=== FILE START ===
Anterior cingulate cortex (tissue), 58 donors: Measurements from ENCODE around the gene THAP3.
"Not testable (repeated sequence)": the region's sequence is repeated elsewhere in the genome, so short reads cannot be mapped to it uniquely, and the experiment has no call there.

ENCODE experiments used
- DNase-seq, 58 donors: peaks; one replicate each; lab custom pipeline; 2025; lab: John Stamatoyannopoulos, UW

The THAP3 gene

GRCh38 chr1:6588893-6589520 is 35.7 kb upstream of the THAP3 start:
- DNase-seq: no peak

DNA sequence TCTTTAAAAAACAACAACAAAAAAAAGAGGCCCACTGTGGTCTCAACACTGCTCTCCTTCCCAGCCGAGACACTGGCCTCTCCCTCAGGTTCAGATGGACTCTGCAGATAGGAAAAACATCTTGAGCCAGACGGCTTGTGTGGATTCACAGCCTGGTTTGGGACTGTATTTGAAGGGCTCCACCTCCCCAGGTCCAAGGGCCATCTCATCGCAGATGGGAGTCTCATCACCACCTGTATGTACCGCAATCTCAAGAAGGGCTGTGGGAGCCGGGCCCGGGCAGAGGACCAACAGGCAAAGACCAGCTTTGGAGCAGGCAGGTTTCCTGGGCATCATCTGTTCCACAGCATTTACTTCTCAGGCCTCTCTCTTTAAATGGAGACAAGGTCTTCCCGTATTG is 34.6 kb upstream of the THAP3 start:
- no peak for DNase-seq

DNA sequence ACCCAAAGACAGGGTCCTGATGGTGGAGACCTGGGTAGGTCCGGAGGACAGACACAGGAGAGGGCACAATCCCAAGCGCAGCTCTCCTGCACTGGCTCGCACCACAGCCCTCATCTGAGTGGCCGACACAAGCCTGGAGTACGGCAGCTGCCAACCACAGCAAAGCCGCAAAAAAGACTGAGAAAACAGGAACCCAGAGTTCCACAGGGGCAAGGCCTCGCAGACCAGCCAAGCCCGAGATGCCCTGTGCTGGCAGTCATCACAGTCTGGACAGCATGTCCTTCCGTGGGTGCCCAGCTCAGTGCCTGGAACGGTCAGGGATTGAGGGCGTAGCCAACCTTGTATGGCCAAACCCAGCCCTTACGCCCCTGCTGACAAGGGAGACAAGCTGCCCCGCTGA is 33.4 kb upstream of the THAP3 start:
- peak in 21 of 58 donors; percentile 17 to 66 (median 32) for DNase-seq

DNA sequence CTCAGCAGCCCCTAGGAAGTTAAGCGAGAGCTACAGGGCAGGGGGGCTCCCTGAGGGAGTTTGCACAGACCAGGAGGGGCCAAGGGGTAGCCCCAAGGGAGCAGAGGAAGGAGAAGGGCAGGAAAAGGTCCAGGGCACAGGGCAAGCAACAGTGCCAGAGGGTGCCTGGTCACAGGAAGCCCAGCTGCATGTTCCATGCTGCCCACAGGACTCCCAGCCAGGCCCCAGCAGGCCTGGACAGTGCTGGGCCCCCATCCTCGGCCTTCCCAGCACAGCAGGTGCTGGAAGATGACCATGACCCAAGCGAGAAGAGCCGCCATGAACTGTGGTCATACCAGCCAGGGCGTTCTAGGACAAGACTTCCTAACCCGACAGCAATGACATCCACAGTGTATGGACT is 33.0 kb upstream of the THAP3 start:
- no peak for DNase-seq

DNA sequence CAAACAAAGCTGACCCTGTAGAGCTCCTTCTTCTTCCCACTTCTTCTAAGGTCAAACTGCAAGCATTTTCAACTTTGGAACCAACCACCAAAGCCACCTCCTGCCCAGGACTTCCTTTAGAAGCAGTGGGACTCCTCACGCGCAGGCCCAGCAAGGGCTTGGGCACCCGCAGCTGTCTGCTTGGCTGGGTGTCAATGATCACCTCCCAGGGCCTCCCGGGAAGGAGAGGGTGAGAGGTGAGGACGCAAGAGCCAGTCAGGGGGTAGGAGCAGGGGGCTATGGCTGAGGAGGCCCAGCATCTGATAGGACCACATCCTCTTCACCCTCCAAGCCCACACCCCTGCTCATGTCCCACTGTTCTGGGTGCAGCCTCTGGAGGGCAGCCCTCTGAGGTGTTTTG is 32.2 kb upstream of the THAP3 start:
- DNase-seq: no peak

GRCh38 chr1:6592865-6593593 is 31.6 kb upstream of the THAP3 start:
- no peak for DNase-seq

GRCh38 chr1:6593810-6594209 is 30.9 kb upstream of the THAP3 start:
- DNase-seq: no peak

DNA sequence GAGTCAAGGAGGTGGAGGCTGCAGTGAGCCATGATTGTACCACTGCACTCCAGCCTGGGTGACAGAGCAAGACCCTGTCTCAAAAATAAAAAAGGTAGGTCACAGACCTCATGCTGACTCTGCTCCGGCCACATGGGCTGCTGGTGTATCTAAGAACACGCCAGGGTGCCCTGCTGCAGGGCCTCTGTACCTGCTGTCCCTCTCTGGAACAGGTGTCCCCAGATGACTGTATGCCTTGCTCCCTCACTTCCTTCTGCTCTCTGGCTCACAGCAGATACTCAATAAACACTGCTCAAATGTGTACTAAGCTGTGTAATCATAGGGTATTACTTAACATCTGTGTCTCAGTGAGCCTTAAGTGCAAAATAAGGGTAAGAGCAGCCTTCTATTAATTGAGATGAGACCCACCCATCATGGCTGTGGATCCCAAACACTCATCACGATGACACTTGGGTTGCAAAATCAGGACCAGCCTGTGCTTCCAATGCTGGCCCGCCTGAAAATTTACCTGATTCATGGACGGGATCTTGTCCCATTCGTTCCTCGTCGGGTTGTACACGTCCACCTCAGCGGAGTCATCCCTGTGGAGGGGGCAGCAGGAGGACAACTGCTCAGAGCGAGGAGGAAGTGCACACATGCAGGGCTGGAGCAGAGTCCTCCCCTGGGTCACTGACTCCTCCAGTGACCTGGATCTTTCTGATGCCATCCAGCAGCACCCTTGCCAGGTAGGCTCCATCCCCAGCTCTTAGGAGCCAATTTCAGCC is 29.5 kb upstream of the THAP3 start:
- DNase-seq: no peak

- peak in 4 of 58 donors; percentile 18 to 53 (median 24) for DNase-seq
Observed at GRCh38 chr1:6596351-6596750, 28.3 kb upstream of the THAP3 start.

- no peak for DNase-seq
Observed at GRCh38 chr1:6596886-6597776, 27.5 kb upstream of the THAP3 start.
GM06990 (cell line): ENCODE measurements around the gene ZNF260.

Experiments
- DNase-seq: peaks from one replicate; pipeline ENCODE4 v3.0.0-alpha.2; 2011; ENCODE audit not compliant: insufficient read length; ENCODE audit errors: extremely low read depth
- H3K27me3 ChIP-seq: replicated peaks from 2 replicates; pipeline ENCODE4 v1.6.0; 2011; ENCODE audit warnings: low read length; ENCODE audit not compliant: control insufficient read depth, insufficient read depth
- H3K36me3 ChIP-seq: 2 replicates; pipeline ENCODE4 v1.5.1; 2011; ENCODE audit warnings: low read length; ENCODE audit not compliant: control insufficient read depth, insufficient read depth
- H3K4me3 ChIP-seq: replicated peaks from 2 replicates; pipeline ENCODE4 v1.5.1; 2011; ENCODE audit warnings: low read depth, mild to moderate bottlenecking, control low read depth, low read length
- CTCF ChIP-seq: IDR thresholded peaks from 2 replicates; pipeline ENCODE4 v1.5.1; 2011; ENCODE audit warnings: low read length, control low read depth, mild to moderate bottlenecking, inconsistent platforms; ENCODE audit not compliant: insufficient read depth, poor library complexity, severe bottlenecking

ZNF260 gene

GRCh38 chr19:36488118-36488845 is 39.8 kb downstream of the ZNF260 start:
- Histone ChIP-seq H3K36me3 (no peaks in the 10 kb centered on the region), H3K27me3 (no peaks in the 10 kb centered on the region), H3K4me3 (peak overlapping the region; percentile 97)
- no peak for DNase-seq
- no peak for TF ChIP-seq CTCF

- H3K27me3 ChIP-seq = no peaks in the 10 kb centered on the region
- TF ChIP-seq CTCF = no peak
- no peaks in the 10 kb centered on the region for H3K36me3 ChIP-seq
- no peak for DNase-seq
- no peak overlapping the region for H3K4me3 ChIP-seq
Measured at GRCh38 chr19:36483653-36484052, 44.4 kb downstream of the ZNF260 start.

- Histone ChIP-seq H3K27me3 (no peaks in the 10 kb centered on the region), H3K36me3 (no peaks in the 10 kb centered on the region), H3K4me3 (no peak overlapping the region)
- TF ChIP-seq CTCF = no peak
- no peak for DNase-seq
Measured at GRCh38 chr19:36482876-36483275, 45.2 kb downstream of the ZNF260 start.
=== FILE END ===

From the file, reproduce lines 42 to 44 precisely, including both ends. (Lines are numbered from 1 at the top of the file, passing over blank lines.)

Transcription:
- no peak overlapping the region for H3K4me3 ChIP-seq
Measured at GRCh38 chr19:36483653-36484052, 44.4 kb downstream of the ZNF260 start.

- Histone ChIP-seq H3K27me3 (no peaks in the 10 kb centered on the region), H3K36me3 (no peaks in the 10 kb centered on the region), H3K4me3 (no peak overlapping the region)